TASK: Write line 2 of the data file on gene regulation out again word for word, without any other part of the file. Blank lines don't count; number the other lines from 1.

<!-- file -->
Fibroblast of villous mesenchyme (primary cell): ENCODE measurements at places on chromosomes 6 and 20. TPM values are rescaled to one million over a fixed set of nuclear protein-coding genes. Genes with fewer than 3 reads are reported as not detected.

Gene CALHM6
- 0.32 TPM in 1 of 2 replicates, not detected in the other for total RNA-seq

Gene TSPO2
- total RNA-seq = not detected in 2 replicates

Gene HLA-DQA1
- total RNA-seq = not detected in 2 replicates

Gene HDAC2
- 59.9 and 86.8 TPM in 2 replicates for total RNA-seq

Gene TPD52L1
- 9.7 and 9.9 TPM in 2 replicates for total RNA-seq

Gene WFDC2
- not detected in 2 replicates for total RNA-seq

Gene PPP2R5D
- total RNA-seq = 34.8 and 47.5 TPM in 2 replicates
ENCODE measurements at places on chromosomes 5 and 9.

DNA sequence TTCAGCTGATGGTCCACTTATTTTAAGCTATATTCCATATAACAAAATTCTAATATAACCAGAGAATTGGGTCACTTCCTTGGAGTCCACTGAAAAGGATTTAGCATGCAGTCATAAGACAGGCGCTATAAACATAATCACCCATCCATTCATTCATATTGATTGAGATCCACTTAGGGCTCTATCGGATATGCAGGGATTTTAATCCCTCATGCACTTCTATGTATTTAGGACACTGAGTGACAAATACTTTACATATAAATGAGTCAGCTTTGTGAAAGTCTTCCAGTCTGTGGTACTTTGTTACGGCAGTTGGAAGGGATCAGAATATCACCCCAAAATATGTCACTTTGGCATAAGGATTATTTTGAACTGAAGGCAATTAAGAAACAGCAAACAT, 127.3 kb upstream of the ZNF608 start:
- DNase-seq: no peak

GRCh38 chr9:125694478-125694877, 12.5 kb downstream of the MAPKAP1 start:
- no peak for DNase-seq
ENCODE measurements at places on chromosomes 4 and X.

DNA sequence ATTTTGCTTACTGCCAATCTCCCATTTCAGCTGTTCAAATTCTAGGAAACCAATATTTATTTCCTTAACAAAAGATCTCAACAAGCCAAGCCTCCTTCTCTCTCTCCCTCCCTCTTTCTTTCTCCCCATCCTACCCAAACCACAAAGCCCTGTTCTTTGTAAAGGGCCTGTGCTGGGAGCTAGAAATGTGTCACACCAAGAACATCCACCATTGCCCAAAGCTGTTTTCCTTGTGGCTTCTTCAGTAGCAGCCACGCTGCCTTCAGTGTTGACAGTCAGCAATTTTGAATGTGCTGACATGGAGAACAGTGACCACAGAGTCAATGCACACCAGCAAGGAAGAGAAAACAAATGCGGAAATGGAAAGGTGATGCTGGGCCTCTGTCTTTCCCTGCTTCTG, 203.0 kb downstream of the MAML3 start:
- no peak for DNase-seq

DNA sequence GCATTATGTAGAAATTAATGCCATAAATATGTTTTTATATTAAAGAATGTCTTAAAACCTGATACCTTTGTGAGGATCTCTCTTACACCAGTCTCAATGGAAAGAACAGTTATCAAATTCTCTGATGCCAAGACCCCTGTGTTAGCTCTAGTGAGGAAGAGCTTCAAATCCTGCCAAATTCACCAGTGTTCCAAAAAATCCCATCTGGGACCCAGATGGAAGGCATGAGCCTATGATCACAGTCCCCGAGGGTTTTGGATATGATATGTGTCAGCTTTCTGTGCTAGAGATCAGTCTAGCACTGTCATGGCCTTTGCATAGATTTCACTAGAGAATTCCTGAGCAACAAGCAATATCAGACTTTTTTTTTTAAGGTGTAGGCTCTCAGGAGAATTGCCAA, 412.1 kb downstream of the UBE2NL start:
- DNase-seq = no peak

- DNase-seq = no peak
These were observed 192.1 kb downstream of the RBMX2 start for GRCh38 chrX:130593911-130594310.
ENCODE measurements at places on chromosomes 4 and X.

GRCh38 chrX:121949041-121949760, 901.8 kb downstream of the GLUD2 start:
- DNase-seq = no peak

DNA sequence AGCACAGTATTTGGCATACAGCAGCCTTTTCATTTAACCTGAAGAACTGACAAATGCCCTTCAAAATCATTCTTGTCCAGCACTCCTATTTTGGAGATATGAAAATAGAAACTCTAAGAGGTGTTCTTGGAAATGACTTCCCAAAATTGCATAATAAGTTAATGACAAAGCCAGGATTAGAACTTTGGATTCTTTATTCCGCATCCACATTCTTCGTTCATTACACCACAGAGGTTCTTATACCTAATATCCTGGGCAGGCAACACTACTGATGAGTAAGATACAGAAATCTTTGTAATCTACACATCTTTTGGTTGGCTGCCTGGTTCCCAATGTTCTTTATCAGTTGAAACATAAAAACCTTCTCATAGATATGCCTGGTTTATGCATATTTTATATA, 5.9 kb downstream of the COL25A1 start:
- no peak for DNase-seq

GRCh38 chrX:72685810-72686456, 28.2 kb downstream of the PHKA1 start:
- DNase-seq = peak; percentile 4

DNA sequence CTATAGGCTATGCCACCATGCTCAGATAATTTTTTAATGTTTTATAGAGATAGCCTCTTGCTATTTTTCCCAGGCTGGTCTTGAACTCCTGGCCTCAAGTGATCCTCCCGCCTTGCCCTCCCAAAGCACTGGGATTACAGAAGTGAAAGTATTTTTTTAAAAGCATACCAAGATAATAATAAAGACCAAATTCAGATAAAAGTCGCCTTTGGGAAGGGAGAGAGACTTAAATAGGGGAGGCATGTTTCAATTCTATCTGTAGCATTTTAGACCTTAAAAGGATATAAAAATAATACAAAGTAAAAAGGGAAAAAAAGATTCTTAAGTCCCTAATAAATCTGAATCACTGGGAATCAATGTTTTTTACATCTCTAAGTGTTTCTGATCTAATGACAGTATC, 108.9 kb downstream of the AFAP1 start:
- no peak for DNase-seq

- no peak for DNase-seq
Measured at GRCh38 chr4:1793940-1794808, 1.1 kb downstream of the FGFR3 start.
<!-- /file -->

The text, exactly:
Gene CALHM6